It has been suggested that the five major direct constraints on productive performance of livestock are breeding, nutrition, health, management and marketing. For sheep throughout the tropics, the order of importance is probably (1) nutrition, (2) disease, (3) management, (4) breeding and (5) marketing (Devendra and McLeroy, 1982). Our discussion of the constraints identified by farmers, and the causes of variation in performance, lend support to this ranking for sheep and goats in humid West Africa, except that disease control might be placed before nutrition in order of priority. Disease control programmes may reduce mortalities and thereby expand productivity with very little change in farming systems. Improvement in nutrition then becomes highly desirable, as does increased fodder production to maintain increased numbers. However, as suggested above, this is likely to impinge on other farming activities and will necessarily require improved management. Few benefits are likely from improved breeding and marketing without prior improvements in health, nutrition and management.

Intensifying production

There are two obvious possibilities for the intensification of sheep and goat production. One is cultivated pasture production for grazing by sheep. The other is permanent housing with cut and-carry feeding or zero grazing. Both approaches have been tried but serious problems may arise if management is inadequate.

The establishment of pasture competes directly with arable cropping for the use of cleared land. Even though land availability may not be a constraint on crop production, the clearing of bush and land preparation costs are substantial. Thus cleared land may well be a limiting resource. Furthermore, pasture or ley farming requires more thorough land clearing than many arable crops, the reason being that the only satisfactory way of cultivating old pasture is by ploughing, whereas crop residues can often be cleared by hoeing (Boserup, 1965). Particularly in the forest zone plots may be too small to justify tractor cultivation, so land consolidation may be a precondition for pasture production.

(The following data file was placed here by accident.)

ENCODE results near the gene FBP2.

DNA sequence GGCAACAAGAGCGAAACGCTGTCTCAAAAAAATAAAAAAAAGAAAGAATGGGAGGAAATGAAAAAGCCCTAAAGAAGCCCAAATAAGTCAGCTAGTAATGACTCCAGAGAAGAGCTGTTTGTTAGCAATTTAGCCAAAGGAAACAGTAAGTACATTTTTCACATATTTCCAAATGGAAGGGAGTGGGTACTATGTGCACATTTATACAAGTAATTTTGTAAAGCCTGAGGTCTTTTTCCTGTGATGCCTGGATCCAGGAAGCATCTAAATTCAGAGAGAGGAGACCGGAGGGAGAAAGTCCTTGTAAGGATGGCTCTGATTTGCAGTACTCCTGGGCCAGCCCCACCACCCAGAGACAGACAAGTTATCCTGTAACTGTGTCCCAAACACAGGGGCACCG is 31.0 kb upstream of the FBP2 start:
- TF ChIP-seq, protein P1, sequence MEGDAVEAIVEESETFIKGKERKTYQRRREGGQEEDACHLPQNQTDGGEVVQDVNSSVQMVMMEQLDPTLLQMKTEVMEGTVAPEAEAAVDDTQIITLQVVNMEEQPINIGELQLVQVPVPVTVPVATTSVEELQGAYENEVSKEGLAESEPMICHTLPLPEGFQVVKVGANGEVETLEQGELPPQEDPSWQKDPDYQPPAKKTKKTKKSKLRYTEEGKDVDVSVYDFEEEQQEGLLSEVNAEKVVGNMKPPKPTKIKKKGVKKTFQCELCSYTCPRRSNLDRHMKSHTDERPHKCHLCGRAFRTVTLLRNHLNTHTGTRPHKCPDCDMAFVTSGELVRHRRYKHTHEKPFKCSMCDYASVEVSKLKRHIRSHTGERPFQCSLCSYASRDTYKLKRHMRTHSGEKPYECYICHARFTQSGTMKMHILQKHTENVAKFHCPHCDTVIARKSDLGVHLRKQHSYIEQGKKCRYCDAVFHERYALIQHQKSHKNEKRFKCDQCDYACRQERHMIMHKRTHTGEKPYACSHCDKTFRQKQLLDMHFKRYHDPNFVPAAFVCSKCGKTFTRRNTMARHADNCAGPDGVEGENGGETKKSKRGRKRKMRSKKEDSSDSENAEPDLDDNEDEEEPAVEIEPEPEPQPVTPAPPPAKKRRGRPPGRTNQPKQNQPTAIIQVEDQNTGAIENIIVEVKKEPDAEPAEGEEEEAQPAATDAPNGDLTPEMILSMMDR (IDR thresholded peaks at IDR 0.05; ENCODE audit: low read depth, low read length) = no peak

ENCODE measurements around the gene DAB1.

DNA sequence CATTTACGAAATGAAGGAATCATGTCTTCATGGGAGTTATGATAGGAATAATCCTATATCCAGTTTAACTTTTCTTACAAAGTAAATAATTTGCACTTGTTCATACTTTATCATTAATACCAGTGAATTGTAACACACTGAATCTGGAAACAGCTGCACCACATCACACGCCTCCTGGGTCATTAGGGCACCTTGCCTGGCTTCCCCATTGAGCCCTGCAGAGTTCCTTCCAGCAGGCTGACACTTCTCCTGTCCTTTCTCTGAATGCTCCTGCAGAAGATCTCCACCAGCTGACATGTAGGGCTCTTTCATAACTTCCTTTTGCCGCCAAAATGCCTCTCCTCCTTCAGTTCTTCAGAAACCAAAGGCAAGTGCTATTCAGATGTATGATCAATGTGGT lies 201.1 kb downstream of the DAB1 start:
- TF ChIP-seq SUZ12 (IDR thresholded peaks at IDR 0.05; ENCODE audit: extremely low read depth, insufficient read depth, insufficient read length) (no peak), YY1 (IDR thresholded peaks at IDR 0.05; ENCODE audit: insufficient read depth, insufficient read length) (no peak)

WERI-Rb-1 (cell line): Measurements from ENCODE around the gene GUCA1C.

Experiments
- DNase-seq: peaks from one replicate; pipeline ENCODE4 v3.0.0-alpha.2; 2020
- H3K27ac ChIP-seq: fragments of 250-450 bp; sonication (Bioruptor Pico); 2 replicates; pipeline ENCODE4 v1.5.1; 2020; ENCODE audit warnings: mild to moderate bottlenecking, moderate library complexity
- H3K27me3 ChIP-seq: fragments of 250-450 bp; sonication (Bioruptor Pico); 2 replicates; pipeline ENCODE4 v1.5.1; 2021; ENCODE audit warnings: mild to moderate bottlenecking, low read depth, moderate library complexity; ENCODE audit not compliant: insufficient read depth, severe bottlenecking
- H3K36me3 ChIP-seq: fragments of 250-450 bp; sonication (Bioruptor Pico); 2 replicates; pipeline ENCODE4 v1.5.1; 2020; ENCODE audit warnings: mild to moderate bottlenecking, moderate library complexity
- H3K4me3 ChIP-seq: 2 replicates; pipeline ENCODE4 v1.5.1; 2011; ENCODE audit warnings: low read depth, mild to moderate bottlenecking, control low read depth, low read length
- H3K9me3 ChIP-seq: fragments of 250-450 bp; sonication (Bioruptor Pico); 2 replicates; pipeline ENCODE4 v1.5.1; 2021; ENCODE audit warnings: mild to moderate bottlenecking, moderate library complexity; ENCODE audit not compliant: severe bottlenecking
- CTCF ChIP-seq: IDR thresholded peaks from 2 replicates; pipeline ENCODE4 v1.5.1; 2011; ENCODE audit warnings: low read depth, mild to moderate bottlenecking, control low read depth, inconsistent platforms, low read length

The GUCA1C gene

Fencing is an additional substantial cost; without it tethering, careful shepherding and supervision are needed. It may also be necessary to carry water to the field daily. In any case, farmers have suggested that additional supervision is needed as the risks of theft increase when livestock are kept on farms away from the village centre. Unfortunately pasture production may be inadequate to support grazing livestock throughout the dry season, so alternative feeding arrangements might have to be made for this period. With inadequate management overgrazing can easily occur, leading to destruction of the sward and soil erosion problems.

Attempts have been made to estimate costs and returns from sheep grazing in southern Nigeria, based on various assumptions regarding stocking rates and cost of establishment. Matthewman (1977) suggests that "if capital costs of establishment could be kept low, then production could be profitable".

On the other hand, housing and hand-feeding are well established in parts of humid West Africa; in parts of eastern Nigeria, for instance, it is illegal to allow livestock to roam free. Clearly housing provides the opportunity for closer control of feeding, diseases and breeding. It prevents crop damage by the animals and reduces risks of accidents. It provides the opportunity for better management, but several additional costs are involved apart from the costs of the shed itself. With poor management, returns may be worse than under the free-range traditional system. Additional labour costs are incurred in cutting and carrying fodder and in fetching water. Furthermore, increased purchases of concentrates and food supplements are likely to be necessary.